A mobile gas chromatograph-mass spectrometer for measurement of metabolites and volatile substances in biological systems

Lead Research Organisation: University of Sheffield
Department Name: Animal and Plant Sciences


To improve our ability to develop a sustainable agriculture that uses lower inputs and can respond to climate change requires experimentation in the field with agricultural crops. Such experiment require measurements of compounds such as metabolites, or compounds which are characteristic of organisms that live in close proximity to crops, and which provide important components for sustainable agriculture. Unfortunately many of these compounds are not very stable. Currently much expense and effort is required to transport samples to the laboratory for analysis, and it is not clear that the analyses that result accurately reflect the dynamics of plants in their field environment. . Field experiments need large amounts of replication because the field is not a very uniform environment. Mass spectrometry is a very powerful analytical tool to identify and measure these compounds but the machines tend to be very large. Thus until recently such field experiments have required expensive procedures to transport material back to the laboratory. However during the last 18 months a new mass spectrometer has become available. It is the size of a large brief case and can be taken to the field for the measurements required. The aim of this proposal is to purchase this machine so that the machine can be taken to the sample in the field, rather than the sample taken to the machine in the laboratory. This will improve both the accuracy and the efficiency of field experiments, while at the same time reducing costs associated with current sampling practice.
This new equipment will be maintained by the biOMICS Mass Spectrometry Facility in the Faculty of Science at the University of Sheffield.

Technical Summary

The aim of this application is to equip the biOMICS Mass Spectrometry Facility in the Faculty of Science at the University with a Torion field-portable gas chromatograph-mass spectrometer (GC-MS). The equipment combines solid-phase microextraction, purge-and-trap, thermal desorption, and heated headspace sampling techniques which provide a fast response for in-field analysis of organic compounds in a wide variety of samples including waters, plants, and soil. Two specific applications in current projects are the analysis of lipids which provide markers that allow the characterisation of microbial populations and the analysis of shoot exudates in different genotypes of maize. This purchase will allow the expertise in the Facility to be used directly in the field in numerous projects in which it is involved. The aim is to take the mass spectrometer to the sample rather than the sample to the mass spectrometer, thus improving the quality of analyses by undertaking both targeted and untargeted analyses in situ, with acquisition of quantitative and qualitative data from crops and plants that more accurately reflects their composition and dynamics at the time of sampling, while at the same time avoiding the costs of under-, over- or mis-sampling associated with the transport of samples back to a centralised Facility.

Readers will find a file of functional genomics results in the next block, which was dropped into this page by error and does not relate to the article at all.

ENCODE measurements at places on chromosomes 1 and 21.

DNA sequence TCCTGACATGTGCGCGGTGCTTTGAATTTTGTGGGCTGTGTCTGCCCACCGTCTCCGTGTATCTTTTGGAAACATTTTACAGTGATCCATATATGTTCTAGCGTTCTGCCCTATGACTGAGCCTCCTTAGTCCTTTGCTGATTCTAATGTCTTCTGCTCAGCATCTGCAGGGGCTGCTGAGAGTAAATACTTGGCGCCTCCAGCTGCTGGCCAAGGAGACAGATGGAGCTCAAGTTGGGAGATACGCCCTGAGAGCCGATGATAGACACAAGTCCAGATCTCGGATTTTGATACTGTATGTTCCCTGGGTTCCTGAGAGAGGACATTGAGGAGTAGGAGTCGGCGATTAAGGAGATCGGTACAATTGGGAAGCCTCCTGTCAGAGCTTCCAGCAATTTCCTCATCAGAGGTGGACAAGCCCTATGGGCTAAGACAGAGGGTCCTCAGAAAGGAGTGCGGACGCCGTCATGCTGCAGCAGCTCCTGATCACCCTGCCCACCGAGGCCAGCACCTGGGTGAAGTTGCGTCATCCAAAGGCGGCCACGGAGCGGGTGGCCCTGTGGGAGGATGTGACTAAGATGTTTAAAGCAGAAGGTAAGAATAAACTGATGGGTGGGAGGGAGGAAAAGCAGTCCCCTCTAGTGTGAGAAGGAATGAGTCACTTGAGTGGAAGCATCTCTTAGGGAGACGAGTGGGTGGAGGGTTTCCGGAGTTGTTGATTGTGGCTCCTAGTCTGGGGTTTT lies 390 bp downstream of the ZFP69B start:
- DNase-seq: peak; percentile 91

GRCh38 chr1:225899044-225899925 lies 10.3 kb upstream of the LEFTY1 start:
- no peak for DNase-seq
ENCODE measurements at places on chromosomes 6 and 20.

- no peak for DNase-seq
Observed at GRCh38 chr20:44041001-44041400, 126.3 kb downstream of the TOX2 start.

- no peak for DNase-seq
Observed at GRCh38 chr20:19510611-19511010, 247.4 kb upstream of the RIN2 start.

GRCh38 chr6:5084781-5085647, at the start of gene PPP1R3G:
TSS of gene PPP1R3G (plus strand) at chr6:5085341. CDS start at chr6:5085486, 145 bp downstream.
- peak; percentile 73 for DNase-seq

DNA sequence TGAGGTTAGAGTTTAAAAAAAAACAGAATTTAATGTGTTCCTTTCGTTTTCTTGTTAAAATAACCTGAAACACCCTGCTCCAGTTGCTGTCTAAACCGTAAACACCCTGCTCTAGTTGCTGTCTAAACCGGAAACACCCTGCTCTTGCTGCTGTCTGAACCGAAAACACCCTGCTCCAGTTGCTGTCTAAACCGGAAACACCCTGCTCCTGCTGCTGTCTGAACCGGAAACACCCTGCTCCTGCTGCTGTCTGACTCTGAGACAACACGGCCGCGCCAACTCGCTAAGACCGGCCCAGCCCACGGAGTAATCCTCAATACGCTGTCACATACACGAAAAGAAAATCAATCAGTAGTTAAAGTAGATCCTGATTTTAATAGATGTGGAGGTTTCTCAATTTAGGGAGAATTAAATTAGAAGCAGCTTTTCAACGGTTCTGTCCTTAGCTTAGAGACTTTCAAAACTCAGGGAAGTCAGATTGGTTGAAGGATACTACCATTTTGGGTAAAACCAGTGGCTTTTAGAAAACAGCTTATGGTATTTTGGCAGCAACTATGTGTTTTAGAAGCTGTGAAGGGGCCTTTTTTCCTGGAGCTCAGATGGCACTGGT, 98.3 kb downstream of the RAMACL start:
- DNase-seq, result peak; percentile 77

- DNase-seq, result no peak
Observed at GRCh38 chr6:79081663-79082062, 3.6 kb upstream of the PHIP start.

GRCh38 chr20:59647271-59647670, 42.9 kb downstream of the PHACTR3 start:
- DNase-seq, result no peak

Planned Impact

This proposal is to enhance the capabilities of the Biomics Mass Spectrometry Facility in the Faculty of Science at the University of Sheffield by equipping it with the ability to make sensitive measurements associated with sustainable crop and food security programmes, using mass spectrometry out in the field.
The immediate benefit that will be gained is to extend the expertise of analytical biochemistry already present in the Facility to colleagues within the department working on projects involving sustainable agriculture as well as to associated colleagues at other Institutions. Research assistants and technicians on relevant projects will be trained in how to make measurements in the field and how to process and understand the data produced. A mobile GC-MS is designed to be used by the non-specialist once set up by a member of the Facility. However the metabolic profiling data acquired by the instrument requires complex statistical analysis and training will be provided to show how to analyse potentially very large data sets appropriately. The Facility also provides training in more fundamental aspects of mass spectrometry and analytical biochemistry which will guide colleagues in how to use the machine appropriately. Since the Facility supports a wide range of projects, some of which are in other Universities such as Leeds, Reading and York, the purchase of a mobile GC-MS will benefit these groups as above but also expose their colleagues to the potential of the new technology. The projects that the Facility supports involve making agriculture more sustainable, improving the quality of food and human health by increasing efficiency and sustainability of crop production. Thus in the longer term there will be significant benefits to society by improving quality of life.


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Description This award allowed for the development of novel biological markers of plant stress
Exploitation Route We plan to publish our new methods and have received internal pump priming funds to apply those methods in a novel context with an industry partner
Sectors Agriculture, Food and Drink,Environment

Description We have received internal pump priming funds to apply those methods in a novel context with an industry partner (Severn Trent) to used the portable GCMS to test for damaging agricultural runoff entering the drinking water supply
First Year Of Impact 2019
Sector Agriculture, Food and Drink,Environment
Impact Types Societal,Economic,Policy & public services